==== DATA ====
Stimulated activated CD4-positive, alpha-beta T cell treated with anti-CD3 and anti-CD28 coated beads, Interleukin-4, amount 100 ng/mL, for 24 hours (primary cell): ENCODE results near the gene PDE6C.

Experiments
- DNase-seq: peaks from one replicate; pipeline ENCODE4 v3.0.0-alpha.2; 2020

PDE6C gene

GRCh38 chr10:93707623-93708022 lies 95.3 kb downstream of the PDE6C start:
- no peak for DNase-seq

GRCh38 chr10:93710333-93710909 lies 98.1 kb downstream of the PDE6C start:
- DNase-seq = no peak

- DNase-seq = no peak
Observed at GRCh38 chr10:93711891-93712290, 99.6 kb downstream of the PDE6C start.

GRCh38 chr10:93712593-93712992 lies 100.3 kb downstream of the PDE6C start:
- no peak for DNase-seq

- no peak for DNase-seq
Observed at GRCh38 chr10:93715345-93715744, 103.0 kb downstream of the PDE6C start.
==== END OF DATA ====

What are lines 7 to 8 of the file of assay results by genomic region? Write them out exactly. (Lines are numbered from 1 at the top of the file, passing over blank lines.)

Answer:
GRCh38 chr10:93710333-93710909 lies 98.1 kb downstream of the PDE6C start:
- DNase-seq = no peak